Deo Vindice!

Deo vindice!

Gott mitt uns!

Deus vult!

Allahu akhbar!

Informed readers may recognize some or all of the phrases above. In case there are any you’re not familiar with, here’s a quick primer on what each of them means:

Deo vindice” is Latin for “God will defend us” or “God is our vindicator”. It was the motto of the slaveholding Confederate States of America, and was engraved on their official seal. The CSA firmly believed that the Christian God was on their side in the American Civil War, and made repeated proclamations to that effect. The Confederate senator Thomas Semmes, in proposing this motto, took pains to stress that the CSA had “deviated in the most emphatic manner from the spirit that presided over the construction of the Constitution of the United States, which is silent on the subject of the Deity”, and he clearly expected this invocation to bring his side victory.

Gott mitt uns” is, of course, German for “God is with us”, and was a patriotic slogan of the Nazi Party. (Remember this the next time some Christian apologist brings up the disgusting lie that the Nazis were atheistic.) It appeared on the insignia of the Waffen SS – the “brown shirts” – the armed paramilitary wing of the Schutzstaffel, which was the security organization of the Nazi Party itself. According to Karl Wolff, general of the Waffen SS, the organization’s oath of loyalty was based on the model of the Jesuits’ oath of absolute obedience to the Pope.

Deus vult” is Latin for “God wills it”, and was supposedly the cry of the crowd after Pope Urban’s speech in 1095 inaugurating the First Crusade. What would follow were two hundred years of savage religious warfare between Christians and Muslims, in which soldiers on both sides were promised paradise if they died a martyr’s death in combat. The Crusaders conquered Jerusalem in 1099, following which they proceeded to massacre almost all the inhabitants of the city. According to one, probably exaggerated account, the blood of the slain flowed as high as the horses’ bridles. Although they began in the Middle East, the Crusades soon became an excuse for Christians to persecute and slaughter heretical sects in Europe as well.

Allahu akhbar” is Arabic for “God is greatest”, the Muslim profession of faith known as the takbir. Although it’s also used in peaceful contexts, it’s become infamous for its use by Islamists who shout it triumphantly as they slaughter the innocent or give their lives in suicide terrorism. In recent months, it’s appeared in numerous jihadist videos made in Iraq, the rallying cry of those who cut off the heads of captives on camera.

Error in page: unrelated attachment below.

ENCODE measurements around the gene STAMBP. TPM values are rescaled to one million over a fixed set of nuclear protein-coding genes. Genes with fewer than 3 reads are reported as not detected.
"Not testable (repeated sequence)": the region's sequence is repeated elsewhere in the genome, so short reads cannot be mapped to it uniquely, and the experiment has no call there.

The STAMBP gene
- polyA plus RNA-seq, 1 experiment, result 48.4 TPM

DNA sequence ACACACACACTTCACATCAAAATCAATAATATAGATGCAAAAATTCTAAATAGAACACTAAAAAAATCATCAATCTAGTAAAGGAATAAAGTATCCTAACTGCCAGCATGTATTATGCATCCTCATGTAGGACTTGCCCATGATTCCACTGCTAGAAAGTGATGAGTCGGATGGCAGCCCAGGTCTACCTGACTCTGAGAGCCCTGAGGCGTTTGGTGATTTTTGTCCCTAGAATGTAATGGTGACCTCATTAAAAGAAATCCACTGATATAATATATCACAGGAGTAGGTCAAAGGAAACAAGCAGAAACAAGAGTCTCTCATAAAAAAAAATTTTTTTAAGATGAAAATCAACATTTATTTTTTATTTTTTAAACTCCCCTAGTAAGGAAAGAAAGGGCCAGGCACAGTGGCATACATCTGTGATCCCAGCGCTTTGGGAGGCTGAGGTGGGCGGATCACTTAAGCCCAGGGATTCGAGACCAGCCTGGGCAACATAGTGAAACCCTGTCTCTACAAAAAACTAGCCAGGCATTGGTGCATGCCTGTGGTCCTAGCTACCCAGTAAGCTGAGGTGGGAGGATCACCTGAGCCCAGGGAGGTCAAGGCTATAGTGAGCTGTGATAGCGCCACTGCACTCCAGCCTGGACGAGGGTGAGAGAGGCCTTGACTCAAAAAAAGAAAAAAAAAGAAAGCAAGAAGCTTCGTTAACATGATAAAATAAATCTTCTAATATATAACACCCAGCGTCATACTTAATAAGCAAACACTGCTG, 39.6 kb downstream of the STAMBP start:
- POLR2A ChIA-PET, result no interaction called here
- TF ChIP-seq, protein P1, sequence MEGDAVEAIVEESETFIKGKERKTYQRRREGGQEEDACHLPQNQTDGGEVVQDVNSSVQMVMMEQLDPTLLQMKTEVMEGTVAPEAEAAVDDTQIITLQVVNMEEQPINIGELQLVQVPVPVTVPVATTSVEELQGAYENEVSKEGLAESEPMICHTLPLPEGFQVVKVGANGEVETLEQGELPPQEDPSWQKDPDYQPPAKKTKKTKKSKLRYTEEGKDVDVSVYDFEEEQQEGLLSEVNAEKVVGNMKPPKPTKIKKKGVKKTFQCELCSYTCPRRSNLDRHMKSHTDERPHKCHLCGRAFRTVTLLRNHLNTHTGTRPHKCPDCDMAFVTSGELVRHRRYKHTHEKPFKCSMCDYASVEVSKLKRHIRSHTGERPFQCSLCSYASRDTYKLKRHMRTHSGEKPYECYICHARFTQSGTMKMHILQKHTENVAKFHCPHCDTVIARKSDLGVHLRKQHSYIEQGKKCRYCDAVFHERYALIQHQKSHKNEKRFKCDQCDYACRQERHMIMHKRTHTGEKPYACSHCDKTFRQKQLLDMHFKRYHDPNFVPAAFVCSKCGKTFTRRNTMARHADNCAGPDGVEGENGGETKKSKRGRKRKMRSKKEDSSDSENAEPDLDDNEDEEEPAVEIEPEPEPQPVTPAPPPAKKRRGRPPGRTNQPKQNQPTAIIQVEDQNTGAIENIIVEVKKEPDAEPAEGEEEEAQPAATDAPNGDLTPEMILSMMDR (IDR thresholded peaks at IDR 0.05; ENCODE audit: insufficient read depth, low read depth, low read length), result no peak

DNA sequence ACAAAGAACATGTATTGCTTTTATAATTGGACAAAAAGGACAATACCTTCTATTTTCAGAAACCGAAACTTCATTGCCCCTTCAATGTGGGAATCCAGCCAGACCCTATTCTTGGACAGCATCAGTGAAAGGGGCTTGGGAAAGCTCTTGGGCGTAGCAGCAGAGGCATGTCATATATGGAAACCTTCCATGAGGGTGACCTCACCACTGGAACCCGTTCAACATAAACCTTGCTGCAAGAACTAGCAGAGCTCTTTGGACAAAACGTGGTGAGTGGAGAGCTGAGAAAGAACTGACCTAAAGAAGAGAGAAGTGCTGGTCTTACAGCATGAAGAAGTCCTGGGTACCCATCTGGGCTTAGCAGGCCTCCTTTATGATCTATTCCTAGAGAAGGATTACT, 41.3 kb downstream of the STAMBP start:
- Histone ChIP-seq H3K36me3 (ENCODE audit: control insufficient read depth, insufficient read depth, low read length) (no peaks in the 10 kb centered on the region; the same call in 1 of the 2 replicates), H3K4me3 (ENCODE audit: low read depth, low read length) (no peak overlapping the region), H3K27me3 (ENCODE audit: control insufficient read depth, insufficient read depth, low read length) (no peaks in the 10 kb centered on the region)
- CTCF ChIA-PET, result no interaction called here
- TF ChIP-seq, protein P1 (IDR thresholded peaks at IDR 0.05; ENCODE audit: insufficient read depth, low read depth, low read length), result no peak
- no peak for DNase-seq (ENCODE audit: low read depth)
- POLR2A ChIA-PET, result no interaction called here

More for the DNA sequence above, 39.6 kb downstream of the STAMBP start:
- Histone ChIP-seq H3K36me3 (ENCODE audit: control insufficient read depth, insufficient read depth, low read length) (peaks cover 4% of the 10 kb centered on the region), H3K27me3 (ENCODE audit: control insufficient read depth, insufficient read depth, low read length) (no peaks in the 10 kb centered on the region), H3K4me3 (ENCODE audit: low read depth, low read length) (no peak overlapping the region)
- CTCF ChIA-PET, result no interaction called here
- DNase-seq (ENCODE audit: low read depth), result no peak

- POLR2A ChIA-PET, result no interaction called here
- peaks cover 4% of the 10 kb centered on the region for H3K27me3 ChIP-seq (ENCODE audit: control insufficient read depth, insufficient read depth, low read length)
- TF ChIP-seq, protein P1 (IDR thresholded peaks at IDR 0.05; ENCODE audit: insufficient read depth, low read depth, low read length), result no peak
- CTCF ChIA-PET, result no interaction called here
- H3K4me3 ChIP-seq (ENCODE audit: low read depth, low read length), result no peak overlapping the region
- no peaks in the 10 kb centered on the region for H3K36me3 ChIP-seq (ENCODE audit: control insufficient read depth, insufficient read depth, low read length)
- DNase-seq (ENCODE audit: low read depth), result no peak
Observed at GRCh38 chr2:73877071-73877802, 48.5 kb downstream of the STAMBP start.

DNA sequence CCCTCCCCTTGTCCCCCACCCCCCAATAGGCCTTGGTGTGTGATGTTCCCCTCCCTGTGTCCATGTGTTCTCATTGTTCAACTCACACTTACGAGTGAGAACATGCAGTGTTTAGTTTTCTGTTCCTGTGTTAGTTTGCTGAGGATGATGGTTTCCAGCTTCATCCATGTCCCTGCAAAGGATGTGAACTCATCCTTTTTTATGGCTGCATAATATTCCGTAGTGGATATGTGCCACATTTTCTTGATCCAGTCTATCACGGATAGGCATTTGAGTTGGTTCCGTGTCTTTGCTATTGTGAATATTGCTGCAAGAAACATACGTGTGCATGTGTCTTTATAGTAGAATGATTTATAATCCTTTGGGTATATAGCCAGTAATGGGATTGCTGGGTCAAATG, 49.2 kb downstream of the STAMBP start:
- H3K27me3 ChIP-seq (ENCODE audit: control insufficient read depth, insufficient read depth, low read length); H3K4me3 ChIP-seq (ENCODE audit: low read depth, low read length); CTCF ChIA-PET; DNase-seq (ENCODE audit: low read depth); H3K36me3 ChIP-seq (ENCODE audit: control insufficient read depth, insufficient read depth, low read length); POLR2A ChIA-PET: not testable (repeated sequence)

Despite their origins in different languages and cultures, all four of these phrases express basically the same proposition: that God is on our side and will grant us victory over our enemies. Under all four of these mottoes, armies have marched to war, secure in their faith that the Almighty was championing their cause and would permit them to slay their foes with terrible slaughter.

The terrible, destructive consequences of this belief are almost impossible to overstate. I shudder to imagine all the rivers of blood that have been shed by the armies who made these words their banner. If we could look back through history – if we could see how many battlefields these words have reigned over, how many soldiers cried them righteously while plunging their bright weapons into flesh, how many people’s bodies were broken and mangled by fervent believers piously muttering them the whole time – it all seems to blur together, a vast shadow of hatred and horror.

I grant that religion has motivated many acts of love and compassion. Nevertheless, the hate which it can inspire is more vicious and persistent than any other kind. Although there are many causes of war, I know of no others that can last literally for millennia. Over long stretches of time, governments change, national rivalries fade, ethnic groups mingle, and cultural identities become fluid and porous. It is religion and religion alone that allows adherents to persist in a shared identity – and a shared enmity – for centuries on end, with ancient grudges and the memory of old atrocities transmitted faithfully through the generations with undiminished intensity.

In the past few decades, we’ve seen religious warfare erupt all over the world. In Iraq, there’s emerged a swamp of sectarian strife and bloodshed, where armed gangs rule the streets and rival sects clash in a chronic low-level civil war. The power vacuum created by the U.S. occupation reawoke religious rivalries that had long been dormant, but the Iraq quagmire is just the most visible outbreak of a larger conflict simmering across the Muslim world, as Salafist Sunni fanatics wage war on heretical Shi’ites in the name of doctrinal purity and the Shi’ites answer with violence and death squads of their own. In Pakistan, in Afghanistan, in Indonesia, and now spreading into Europe, Islamist zealots wage war on the innocent and seek to create a theocracy ruled by terror.